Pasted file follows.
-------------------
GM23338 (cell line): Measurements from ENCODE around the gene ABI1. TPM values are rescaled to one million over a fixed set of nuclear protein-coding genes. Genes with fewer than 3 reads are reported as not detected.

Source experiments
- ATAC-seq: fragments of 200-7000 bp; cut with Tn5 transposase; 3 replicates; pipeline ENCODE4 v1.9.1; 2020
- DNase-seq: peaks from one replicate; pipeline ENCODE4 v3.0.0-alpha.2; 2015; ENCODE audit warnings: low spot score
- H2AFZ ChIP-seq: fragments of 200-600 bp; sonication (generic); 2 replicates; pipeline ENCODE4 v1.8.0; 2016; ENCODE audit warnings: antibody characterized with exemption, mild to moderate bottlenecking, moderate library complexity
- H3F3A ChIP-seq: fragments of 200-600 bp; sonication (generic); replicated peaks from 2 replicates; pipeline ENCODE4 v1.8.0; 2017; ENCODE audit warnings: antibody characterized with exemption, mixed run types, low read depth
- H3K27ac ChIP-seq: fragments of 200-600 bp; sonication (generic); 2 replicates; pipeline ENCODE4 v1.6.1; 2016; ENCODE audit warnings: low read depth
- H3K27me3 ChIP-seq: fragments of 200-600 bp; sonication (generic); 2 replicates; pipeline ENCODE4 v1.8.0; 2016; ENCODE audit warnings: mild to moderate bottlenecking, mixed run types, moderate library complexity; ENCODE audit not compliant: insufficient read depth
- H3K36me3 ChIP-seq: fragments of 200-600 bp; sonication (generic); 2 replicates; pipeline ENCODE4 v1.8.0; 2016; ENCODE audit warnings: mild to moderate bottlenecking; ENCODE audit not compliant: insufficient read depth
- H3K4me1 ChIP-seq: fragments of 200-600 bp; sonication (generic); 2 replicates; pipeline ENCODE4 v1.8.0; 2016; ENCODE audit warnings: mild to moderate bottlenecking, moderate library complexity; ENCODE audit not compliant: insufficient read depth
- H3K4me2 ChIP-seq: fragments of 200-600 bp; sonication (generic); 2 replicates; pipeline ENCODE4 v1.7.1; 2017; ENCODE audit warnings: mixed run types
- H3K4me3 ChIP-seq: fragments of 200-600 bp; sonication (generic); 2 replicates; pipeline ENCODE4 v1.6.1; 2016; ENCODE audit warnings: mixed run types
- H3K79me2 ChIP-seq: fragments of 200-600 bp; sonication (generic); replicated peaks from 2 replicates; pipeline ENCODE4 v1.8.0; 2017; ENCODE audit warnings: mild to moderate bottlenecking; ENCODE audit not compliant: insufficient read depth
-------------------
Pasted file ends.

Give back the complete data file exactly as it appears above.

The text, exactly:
GM23338 (cell line): Measurements from ENCODE around the gene ABI1. TPM values are rescaled to one million over a fixed set of nuclear protein-coding genes. Genes with fewer than 3 reads are reported as not detected.

Source experiments
- ATAC-seq: fragments of 200-7000 bp; cut with Tn5 transposase; 3 replicates; pipeline ENCODE4 v1.9.1; 2020
- DNase-seq: peaks from one replicate; pipeline ENCODE4 v3.0.0-alpha.2; 2015; ENCODE audit warnings: low spot score
- H2AFZ ChIP-seq: fragments of 200-600 bp; sonication (generic); 2 replicates; pipeline ENCODE4 v1.8.0; 2016; ENCODE audit warnings: antibody characterized with exemption, mild to moderate bottlenecking, moderate library complexity
- H3F3A ChIP-seq: fragments of 200-600 bp; sonication (generic); replicated peaks from 2 replicates; pipeline ENCODE4 v1.8.0; 2017; ENCODE audit warnings: antibody characterized with exemption, mixed run types, low read depth
- H3K27ac ChIP-seq: fragments of 200-600 bp; sonication (generic); 2 replicates; pipeline ENCODE4 v1.6.1; 2016; ENCODE audit warnings: low read depth
- H3K27me3 ChIP-seq: fragments of 200-600 bp; sonication (generic); 2 replicates; pipeline ENCODE4 v1.8.0; 2016; ENCODE audit warnings: mild to moderate bottlenecking, mixed run types, moderate library complexity; ENCODE audit not compliant: insufficient read depth
- H3K36me3 ChIP-seq: fragments of 200-600 bp; sonication (generic); 2 replicates; pipeline ENCODE4 v1.8.0; 2016; ENCODE audit warnings: mild to moderate bottlenecking; ENCODE audit not compliant: insufficient read depth
- H3K4me1 ChIP-seq: fragments of 200-600 bp; sonication (generic); 2 replicates; pipeline ENCODE4 v1.8.0; 2016; ENCODE audit warnings: mild to moderate bottlenecking, moderate library complexity; ENCODE audit not compliant: insufficient read depth
- H3K4me2 ChIP-seq: fragments of 200-600 bp; sonication (generic); 2 replicates; pipeline ENCODE4 v1.7.1; 2017; ENCODE audit warnings: mixed run types
- H3K4me3 ChIP-seq: fragments of 200-600 bp; sonication (generic); 2 replicates; pipeline ENCODE4 v1.6.1; 2016; ENCODE audit warnings: mixed run types
- H3K79me2 ChIP-seq: fragments of 200-600 bp; sonication (generic); replicated peaks from 2 replicates; pipeline ENCODE4 v1.8.0; 2017; ENCODE audit warnings: mild to moderate bottlenecking; ENCODE audit not compliant: insufficient read depth